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White spot affliction still a black mark for Kanebo
Publication Date : 07-07-2014
The problem of white spots afflicting the skin of some users of Kanebo Cosmetics Inc.’s products continues to have a negative impact on the company. Friday marked one year to the day since the Tokyo-based firm announced the existence of the damage to people’s health.
Kanebo has admitted the possibility that people suffering from the white blotches after using the company’s skin-whitening cosmetic products may continue to suffer from aftereffects, and has decided to pay damages for the suffering caused.
There is a possibility that the damages will exceed 10 billion yen (US$98 million).
There are about 19,000 suffers. Of them, the company also admitted the possibility that about 4,000 sufferers may not completely heal as large white spots remain on their hands and faces.
Thus, the company decided to pay damages for the aftereffects at the current stage.
“We will interview them by the end of August,” a Kanebo public relations spokesperson said. “For sufferers whose condition has shown no sign of improvement, our company will propose paying damages.”
Using cases in which remnants of injuries remain on the faces of traffic accident victims for reference, the company will likely pay 2.5 million yen to 10 million yen per person.
If the company pays 2.5 million yen each to the 4,000 people, the amount will reach 10 billion yen.
The amount accounts for 15 percent of the projected after-tax profit of Kanebo’s parent company, Kao Corp., in its 2014 business year. Through December 31 this year, Kao projects 75 billion yen in after-tax profit.
Toyonobu Kawa, a Kanebo executive responsible for measures for the sufferers, said, “We had predicted that the symptoms would be relieved in six months to a year.”
Though medical expert groups, including the Japanese Dermatological Association, are studying the cause of the white spots, no treatment method has been found.
Kanebo has decided to pay damages for both physical and mental suffering to all of the sufferers.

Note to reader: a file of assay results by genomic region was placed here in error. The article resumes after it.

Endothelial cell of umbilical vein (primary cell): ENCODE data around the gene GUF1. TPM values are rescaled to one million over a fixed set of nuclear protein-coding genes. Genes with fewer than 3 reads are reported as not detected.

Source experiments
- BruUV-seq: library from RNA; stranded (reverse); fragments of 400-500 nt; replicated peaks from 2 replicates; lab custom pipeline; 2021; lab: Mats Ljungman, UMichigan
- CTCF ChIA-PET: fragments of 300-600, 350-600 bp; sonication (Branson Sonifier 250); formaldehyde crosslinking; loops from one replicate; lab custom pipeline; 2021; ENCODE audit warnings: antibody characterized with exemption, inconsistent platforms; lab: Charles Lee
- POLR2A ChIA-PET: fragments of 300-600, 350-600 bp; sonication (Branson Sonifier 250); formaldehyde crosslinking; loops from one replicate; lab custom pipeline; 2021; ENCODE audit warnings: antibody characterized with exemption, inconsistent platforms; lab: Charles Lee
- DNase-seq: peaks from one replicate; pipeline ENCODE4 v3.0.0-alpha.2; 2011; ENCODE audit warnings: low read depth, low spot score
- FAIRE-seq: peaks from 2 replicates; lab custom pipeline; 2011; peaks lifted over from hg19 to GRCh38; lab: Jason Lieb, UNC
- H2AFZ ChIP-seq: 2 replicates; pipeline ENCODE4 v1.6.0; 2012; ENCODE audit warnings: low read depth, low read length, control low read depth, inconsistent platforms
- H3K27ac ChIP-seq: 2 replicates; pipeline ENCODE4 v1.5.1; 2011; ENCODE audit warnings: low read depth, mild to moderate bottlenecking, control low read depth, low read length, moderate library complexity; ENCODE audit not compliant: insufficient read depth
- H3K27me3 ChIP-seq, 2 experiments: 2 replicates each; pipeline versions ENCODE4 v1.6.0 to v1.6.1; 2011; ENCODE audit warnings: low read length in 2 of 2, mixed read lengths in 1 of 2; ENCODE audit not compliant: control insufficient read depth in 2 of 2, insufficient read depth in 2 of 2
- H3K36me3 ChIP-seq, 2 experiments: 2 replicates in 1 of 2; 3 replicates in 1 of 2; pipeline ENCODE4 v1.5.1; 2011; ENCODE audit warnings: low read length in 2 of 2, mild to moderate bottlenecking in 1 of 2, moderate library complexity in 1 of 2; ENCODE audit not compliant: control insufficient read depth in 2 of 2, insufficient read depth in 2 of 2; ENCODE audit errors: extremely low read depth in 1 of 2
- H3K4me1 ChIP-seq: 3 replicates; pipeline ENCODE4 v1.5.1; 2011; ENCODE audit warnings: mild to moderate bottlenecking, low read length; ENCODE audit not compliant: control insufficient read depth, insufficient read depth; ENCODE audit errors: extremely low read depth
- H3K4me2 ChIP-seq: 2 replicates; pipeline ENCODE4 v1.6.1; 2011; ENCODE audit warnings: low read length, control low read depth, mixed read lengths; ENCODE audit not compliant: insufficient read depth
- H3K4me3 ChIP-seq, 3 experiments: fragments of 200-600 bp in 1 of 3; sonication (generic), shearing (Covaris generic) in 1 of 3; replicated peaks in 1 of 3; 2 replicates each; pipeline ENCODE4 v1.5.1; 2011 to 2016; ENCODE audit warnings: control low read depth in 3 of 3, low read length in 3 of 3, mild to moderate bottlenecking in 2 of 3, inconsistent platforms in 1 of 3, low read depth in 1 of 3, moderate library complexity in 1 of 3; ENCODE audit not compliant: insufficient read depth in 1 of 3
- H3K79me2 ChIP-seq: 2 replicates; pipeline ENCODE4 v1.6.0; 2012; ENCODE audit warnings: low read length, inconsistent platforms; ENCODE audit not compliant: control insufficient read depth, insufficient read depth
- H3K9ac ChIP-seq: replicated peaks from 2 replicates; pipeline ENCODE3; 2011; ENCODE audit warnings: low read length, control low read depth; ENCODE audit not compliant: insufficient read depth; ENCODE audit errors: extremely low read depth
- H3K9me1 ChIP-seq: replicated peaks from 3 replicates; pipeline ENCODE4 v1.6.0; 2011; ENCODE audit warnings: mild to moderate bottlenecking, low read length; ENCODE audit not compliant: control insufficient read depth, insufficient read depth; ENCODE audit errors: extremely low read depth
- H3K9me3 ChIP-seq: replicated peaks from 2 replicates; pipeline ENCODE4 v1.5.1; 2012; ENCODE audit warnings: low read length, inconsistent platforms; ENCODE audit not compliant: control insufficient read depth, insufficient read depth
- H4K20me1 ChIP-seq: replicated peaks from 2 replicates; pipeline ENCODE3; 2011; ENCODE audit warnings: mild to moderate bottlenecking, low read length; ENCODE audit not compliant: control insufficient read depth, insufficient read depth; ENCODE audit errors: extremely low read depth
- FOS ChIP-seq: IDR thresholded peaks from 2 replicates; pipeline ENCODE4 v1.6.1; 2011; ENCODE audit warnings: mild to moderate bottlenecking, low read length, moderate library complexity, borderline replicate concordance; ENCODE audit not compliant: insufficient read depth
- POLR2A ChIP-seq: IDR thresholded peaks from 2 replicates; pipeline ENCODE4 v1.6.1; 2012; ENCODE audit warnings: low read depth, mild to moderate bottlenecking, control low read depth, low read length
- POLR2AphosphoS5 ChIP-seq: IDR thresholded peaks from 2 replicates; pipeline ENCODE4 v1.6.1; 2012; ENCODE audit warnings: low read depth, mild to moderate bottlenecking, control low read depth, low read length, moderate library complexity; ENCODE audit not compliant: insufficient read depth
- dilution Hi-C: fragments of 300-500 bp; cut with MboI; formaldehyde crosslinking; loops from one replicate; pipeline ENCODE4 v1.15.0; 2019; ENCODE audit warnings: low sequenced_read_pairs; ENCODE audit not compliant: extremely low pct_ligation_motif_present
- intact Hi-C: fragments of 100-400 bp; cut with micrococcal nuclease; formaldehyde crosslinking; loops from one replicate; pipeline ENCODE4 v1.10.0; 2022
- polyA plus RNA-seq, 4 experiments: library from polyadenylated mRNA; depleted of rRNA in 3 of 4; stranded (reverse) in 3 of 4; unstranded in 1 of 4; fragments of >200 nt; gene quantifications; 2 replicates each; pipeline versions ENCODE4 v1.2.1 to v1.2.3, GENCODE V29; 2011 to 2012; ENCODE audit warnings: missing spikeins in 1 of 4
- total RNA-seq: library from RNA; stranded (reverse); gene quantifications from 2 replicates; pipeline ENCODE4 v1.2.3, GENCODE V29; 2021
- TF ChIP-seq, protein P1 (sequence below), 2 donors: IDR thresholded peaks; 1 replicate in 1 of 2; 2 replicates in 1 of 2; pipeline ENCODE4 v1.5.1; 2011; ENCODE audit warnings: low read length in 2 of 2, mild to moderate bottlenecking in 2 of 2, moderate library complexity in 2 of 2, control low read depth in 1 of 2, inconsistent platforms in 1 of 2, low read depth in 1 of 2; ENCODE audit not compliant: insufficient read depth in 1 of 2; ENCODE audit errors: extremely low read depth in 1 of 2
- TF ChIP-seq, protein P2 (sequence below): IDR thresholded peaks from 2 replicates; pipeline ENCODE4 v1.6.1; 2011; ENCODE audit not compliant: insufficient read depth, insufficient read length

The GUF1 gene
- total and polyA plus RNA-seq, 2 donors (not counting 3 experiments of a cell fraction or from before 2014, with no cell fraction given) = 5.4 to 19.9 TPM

About 4,000 victims whose symptoms have been completely relieved have received the money, but payments to the remaining about 15,000 people will be made from now on. Thus, the amount of the payment will surely balloon.
It is likely that negative impacts on Kanebo’s business will last for a long time. The company’s annual sales in the 2013 business year that ended December 31 fell about 10 billion yen from the previous year to about 180 billion yen.
Also in this business year, the company has reduced the number of TV commercials and other advertisements for its products in general and voluntarily refrained from sales campaigns.
The company has suspended the selling of skin-whitening products, except those that do not contain substances suspected to be the cause of the white spots.
The company has no idea when or whether its market share in the field will recover.
Kao earmarked a 12.1 billion yen loss in its 2013 business year that ended December 31 for the subsidiary’s costs of recalling the skin-whitening products and payment of medical expenses to the sufferers.
Kanebo’s payment of the damages will begin negatively impacting the company’s business performance from earnings results in this business year ending December 31.
Skin-whitening products mainly sell well in summer. The annual sales of such products are estimated at about 200 billion yen. Nowadays, along with anti-aging products, skin-whitening products are pillars of sales for cosmetics makers.
Because of the long-lasting problem of Kanebo’s product-induced white spots on customers’ skin, rival companies are more strongly emphasizing the safety of their products in their own sales promotions.
Kose Corp. has its sales clerks in stores offer detailed explanation about substances contained in skin-whitening products. Ahead of the summer sales season, Kose employees in research and development departments serve as instructors for sales clerks and explain the safety of the company’s products to them.
Other cosmetics makers have taken steps to ease consumers’ anxiety by, for example, distributing free samples in stores and then selling the products later.
At its booths in department stores, Rohto Pharmaceutical Co. recommends consumers receive patch tests if their skin is especially sensitive. The tests check whether putting on beauty serums will cause any abnormal effects.
The size of the market for skin-whitening products is almost unchanged since the Kanebo problem arose one year ago.
“The popularity of such products has not waned,” an industry source said. “Other companies are competing for Kanebo’s market share.”
US$1 = 102 yen